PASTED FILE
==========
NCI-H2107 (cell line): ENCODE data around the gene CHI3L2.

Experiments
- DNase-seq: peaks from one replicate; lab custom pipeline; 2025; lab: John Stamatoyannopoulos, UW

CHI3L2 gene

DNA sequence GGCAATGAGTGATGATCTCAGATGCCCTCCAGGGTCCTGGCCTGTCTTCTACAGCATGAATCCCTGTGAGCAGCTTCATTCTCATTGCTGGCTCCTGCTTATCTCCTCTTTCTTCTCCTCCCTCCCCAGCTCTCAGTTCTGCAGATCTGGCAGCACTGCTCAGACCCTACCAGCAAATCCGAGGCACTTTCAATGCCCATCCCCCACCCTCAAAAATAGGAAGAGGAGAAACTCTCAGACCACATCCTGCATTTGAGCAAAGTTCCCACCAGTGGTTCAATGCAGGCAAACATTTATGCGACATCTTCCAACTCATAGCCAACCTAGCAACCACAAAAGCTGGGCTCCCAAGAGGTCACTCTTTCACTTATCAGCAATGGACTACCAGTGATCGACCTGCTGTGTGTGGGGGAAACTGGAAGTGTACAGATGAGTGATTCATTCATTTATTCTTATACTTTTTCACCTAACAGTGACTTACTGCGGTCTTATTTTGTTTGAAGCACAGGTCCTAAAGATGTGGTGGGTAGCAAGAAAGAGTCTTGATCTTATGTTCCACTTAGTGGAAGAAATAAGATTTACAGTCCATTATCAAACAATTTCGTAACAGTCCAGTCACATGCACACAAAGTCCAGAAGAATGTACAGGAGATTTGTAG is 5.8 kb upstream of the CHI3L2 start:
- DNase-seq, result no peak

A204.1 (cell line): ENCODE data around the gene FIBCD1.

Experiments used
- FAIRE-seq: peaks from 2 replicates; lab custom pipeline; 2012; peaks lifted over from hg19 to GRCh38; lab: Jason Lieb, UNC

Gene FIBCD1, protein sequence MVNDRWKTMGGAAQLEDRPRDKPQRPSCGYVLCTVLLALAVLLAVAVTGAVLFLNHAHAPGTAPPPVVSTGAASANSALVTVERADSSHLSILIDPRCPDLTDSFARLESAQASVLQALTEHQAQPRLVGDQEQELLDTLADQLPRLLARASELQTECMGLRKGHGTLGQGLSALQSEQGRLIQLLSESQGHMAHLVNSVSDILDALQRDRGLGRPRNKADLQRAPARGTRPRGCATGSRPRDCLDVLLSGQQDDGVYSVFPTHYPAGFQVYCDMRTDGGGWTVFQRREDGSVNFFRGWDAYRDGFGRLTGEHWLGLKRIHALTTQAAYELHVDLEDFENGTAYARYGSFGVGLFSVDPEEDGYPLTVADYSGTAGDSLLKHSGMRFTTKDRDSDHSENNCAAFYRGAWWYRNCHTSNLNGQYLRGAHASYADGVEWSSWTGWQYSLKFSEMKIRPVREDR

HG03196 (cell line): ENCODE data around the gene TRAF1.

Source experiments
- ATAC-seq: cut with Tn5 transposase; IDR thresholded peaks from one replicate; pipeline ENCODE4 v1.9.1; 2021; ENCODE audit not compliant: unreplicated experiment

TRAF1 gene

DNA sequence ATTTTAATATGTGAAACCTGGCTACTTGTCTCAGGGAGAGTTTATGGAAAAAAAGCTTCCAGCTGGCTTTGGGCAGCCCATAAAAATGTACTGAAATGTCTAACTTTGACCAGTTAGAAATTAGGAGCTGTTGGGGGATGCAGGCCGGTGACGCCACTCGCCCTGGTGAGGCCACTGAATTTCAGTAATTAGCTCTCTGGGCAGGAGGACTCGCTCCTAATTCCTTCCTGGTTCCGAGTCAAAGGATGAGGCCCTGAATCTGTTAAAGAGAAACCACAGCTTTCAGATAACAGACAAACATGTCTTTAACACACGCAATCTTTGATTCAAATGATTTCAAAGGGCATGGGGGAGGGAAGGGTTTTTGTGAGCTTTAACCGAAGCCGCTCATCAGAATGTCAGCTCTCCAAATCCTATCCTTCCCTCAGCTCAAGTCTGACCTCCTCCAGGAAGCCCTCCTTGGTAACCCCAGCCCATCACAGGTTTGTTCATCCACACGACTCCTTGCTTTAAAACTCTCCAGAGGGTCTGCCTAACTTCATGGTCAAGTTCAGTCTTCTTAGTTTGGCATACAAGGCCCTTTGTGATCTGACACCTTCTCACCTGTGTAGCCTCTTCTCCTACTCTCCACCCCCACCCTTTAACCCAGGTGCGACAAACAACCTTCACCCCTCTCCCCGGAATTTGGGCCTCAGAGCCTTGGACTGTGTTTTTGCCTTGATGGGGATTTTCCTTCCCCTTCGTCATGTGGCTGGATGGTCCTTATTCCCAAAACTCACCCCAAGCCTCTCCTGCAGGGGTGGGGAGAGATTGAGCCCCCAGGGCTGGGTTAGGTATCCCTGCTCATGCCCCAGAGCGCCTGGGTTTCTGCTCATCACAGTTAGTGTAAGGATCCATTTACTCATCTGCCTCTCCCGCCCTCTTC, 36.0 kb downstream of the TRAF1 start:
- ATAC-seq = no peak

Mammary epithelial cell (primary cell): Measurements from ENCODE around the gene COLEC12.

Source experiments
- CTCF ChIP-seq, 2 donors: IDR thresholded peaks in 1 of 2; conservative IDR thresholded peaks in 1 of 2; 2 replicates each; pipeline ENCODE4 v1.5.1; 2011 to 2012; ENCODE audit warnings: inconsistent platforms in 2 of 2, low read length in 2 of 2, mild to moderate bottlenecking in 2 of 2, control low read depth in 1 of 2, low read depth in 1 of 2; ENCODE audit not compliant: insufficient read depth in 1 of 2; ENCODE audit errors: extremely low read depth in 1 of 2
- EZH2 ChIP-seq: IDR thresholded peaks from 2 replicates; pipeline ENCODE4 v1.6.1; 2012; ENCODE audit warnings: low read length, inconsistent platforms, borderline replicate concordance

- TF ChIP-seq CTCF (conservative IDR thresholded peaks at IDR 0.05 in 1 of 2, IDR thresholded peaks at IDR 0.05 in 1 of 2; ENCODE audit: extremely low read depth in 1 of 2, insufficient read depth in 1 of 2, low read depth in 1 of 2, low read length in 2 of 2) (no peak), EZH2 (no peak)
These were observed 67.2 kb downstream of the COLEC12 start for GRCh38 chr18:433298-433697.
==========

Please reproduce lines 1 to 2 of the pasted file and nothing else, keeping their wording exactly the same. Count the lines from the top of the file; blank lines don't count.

NCI-H2107 (cell line): ENCODE data around the gene CHI3L2.

Experiments